Eastern Model

Eastern model, on the contrary, takes a more holistic approach to both viewing and healing the human body. It is one of the most ancient systems of healing, but only in the last several decades did the Western world become interested in the scientific justification of the effectiveness of its methods (Zhang et al., 2019). It is often labeled as “alternative medicine” because it views health not only from a physical perspective but also from an aspect of mind and spirit (Micozzi, 2019). Various herbs and oils are used to cure physical pain, and acupuncture is popular against emotional problems (Zhang et al., 2019). Eastern medicine has become well-known because there is no concern about negative synergies of it, unlike Western pharmaceuticals, with other medications. However, there are no scientific studies that would prove the efficacy of Eastern methods, and this fact causes skepticism among the Western scientific community.

Professional Presence

Most people choose to work in the nursing industry because they like caring about people. However, caring can take many forms, and the exact meaning of this word for a nurse is influenced by many factors, including the nurse’s personal beliefs and experience. My professional presence is very different than what Western approach offers. I believe that caring is not only analyzing patients’ conditions and prescribing medications but also sharing sentiments and providing emotional support. Since my early days, I had looked after my younger siblings and assisted my mother when they were sick. I firmly believe that motivation is essential when healing, and moral support is the ultimate source for patients’ motivation.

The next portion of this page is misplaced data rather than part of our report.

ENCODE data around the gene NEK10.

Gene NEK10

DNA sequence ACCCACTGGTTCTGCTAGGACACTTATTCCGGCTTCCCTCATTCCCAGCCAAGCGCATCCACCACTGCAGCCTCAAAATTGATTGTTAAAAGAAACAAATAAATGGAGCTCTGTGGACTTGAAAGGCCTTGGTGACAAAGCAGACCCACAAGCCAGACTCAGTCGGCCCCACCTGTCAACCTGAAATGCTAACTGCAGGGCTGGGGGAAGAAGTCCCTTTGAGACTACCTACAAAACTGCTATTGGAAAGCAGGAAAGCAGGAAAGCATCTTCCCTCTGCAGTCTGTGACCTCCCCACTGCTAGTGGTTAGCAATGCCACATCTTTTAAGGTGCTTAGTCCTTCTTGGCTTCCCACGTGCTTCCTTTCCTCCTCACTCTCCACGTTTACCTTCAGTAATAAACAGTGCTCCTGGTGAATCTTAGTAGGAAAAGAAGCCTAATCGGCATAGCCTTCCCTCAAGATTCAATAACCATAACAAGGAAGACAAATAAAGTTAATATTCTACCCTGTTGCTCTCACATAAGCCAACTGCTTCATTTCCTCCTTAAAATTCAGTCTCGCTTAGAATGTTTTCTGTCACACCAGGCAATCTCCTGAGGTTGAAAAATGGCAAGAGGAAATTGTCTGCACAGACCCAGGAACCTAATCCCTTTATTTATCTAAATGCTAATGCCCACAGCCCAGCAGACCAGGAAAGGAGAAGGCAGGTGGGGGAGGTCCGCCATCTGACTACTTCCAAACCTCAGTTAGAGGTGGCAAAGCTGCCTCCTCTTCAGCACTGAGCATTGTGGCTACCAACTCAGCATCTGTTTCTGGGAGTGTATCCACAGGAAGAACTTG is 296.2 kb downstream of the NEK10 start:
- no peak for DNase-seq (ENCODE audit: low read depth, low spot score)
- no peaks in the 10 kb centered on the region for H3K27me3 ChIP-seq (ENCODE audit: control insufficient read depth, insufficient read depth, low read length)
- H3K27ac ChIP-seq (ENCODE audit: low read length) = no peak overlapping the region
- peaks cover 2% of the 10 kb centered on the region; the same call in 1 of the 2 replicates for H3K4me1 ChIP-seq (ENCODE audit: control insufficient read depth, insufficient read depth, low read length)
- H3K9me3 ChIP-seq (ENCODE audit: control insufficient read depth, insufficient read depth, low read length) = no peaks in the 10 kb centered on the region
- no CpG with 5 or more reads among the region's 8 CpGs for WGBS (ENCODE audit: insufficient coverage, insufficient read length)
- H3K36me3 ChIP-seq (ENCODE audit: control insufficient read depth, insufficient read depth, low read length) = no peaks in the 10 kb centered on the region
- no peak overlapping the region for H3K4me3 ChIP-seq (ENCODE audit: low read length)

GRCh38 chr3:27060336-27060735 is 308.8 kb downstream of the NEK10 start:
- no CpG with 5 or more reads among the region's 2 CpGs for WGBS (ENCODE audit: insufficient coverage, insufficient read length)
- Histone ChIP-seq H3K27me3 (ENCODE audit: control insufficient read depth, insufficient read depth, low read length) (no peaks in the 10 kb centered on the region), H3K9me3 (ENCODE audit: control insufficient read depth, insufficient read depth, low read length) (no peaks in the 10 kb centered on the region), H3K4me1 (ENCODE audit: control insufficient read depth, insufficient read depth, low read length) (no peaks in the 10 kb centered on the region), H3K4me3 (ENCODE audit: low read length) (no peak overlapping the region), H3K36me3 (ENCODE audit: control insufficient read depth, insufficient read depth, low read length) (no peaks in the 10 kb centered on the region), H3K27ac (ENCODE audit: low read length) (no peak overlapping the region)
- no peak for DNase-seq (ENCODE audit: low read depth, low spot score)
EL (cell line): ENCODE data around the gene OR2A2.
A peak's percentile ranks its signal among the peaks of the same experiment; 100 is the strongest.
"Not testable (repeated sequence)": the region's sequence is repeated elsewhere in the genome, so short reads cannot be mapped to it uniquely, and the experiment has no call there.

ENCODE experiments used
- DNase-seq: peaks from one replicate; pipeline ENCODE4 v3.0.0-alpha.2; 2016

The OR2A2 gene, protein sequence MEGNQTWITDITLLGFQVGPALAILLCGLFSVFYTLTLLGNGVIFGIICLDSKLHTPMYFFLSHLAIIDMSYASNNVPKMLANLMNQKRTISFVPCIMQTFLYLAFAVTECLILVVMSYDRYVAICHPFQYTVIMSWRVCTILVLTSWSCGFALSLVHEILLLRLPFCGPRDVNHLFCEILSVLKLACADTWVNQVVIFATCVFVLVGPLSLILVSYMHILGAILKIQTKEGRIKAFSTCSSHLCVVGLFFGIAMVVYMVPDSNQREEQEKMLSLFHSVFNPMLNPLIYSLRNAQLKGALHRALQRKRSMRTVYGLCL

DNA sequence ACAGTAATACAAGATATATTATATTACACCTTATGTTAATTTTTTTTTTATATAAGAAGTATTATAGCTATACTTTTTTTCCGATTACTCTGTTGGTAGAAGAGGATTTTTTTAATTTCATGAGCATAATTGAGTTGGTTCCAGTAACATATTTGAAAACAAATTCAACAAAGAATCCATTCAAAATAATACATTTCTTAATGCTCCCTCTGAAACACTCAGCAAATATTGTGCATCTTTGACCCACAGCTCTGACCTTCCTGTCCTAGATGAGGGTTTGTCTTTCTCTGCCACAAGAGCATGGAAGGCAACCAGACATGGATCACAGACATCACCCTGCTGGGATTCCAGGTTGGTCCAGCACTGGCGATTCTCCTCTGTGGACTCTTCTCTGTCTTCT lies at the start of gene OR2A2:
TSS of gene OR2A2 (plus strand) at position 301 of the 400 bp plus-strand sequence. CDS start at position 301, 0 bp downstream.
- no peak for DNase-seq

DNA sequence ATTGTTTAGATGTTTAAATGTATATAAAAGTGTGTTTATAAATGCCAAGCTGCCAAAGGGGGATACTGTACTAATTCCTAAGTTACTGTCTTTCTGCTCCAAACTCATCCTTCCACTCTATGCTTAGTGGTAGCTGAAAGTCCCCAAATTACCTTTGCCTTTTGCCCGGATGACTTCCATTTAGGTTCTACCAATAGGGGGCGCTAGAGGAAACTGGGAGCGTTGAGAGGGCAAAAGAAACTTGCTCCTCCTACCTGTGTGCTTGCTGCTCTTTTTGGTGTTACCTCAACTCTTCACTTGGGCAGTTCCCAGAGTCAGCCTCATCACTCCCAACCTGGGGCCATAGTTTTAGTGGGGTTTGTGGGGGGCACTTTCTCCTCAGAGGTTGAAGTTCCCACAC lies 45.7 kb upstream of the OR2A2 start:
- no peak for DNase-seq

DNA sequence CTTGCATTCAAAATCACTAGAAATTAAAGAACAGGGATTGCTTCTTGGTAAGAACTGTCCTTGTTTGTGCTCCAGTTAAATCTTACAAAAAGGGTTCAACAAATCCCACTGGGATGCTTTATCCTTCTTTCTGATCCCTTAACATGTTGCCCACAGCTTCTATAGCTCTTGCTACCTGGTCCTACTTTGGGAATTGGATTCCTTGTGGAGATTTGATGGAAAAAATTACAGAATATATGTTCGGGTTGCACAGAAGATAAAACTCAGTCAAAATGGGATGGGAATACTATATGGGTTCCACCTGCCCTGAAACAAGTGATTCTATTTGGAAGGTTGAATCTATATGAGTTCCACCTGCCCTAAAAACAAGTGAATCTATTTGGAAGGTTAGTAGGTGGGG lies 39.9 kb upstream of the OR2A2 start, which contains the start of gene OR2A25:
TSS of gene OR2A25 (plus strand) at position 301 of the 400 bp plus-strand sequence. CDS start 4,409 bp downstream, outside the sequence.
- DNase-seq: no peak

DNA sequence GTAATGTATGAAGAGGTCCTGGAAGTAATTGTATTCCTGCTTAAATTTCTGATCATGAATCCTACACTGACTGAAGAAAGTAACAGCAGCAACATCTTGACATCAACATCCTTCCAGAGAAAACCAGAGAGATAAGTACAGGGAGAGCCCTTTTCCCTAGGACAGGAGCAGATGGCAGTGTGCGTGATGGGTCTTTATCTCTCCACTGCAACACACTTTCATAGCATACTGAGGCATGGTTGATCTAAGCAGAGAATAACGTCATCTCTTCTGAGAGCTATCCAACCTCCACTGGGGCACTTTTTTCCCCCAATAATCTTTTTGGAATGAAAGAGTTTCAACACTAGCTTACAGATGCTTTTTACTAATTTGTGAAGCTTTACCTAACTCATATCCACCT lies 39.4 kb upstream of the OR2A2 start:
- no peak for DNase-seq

Influence of Professional Presence on My Nursing Practice

My professional presence may make me accomplish extra tasks most nurses are not responsible to do. Since emotional aid is usually in social workers’ responsibilities, I may spend additional resources in terms of time and energy by adding these commitments to a nurse’s agenda. I should also take appropriate courses, such as empathy and emotional intelligence, to be able to provide the mentioned services professionally without adverse implications.